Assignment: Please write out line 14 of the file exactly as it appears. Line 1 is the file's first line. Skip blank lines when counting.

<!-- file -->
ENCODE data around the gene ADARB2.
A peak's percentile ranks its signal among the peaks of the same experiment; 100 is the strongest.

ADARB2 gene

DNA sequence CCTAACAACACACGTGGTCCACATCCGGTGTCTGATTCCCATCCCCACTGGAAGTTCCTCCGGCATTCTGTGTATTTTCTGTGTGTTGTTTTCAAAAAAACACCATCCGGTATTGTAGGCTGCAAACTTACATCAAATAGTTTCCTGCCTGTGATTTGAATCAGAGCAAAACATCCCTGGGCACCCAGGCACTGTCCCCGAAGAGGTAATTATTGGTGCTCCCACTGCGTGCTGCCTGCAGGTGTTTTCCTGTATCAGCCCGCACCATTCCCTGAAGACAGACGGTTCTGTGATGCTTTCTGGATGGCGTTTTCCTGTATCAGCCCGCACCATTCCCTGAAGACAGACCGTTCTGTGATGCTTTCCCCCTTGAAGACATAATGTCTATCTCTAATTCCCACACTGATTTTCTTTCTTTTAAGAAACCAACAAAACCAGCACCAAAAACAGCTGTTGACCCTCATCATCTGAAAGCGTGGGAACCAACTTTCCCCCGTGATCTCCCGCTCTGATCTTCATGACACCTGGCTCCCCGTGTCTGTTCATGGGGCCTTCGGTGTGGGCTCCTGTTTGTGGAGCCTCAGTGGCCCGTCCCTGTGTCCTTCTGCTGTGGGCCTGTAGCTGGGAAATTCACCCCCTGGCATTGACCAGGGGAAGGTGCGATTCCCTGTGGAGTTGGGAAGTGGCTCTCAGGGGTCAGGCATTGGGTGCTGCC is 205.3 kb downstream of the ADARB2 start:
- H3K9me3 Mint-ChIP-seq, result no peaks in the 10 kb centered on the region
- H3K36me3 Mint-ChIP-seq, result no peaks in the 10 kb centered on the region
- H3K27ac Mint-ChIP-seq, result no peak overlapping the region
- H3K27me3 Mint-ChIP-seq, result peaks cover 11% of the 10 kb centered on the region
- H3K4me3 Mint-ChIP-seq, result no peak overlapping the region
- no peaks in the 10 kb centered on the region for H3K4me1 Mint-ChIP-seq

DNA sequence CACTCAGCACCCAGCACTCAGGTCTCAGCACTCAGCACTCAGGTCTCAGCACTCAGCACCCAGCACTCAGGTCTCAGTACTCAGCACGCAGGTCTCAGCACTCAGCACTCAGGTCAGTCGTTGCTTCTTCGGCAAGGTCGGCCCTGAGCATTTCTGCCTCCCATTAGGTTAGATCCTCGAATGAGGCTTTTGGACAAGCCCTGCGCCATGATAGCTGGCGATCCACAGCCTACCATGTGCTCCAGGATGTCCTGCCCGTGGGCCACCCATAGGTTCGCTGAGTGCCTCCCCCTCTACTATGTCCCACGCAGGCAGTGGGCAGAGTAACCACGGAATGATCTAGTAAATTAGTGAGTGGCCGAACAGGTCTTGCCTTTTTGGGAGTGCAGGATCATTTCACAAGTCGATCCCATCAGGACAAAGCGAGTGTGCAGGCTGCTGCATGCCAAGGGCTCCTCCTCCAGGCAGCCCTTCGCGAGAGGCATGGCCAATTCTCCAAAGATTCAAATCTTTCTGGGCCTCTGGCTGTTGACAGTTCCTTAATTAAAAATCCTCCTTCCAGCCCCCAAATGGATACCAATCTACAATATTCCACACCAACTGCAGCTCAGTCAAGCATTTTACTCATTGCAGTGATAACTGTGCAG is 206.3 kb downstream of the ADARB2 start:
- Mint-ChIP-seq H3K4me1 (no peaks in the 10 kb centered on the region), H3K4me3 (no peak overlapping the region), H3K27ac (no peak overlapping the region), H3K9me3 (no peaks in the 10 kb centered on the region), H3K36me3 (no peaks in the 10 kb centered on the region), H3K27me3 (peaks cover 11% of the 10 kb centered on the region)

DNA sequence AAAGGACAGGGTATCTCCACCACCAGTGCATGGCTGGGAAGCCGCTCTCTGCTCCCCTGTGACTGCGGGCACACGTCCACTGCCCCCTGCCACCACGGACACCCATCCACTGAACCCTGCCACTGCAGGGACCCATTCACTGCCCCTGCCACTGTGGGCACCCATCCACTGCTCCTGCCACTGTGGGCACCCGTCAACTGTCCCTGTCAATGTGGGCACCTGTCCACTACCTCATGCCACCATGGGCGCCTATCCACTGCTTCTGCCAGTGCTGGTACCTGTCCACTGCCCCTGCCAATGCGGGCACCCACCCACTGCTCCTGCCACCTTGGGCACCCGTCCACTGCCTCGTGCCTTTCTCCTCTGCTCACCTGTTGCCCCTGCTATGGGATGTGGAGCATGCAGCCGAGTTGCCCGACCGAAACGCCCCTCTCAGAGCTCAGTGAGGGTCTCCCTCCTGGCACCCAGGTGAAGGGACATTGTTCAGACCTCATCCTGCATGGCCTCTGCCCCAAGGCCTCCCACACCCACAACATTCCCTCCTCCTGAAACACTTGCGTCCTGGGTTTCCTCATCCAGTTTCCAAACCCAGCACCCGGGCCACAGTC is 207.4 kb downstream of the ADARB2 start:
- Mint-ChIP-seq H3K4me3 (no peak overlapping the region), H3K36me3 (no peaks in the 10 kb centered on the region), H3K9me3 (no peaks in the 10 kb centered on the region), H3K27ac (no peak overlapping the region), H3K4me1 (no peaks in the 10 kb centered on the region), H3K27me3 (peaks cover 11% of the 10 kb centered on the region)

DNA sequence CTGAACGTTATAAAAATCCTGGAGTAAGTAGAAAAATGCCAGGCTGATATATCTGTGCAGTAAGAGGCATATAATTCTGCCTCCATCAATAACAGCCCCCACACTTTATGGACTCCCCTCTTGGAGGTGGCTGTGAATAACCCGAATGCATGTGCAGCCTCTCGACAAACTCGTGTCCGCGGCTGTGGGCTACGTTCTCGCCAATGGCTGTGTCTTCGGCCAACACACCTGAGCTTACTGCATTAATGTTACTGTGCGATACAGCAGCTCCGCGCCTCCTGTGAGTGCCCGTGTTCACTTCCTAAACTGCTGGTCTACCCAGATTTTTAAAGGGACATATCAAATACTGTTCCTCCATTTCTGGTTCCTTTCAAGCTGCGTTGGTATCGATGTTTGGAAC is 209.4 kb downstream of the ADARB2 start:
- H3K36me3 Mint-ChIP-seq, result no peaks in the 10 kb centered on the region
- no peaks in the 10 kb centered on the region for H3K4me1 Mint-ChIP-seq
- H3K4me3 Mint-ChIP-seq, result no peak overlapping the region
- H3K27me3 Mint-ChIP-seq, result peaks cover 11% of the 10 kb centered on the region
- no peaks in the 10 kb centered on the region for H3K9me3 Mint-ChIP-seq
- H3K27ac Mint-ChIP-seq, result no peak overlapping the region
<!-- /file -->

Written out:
- Mint-ChIP-seq H3K4me3 (no peak overlapping the region), H3K36me3 (no peaks in the 10 kb centered on the region), H3K9me3 (no peaks in the 10 kb centered on the region), H3K27ac (no peak overlapping the region), H3K4me1 (no peaks in the 10 kb centered on the region), H3K27me3 (peaks cover 11% of the 10 kb centered on the region)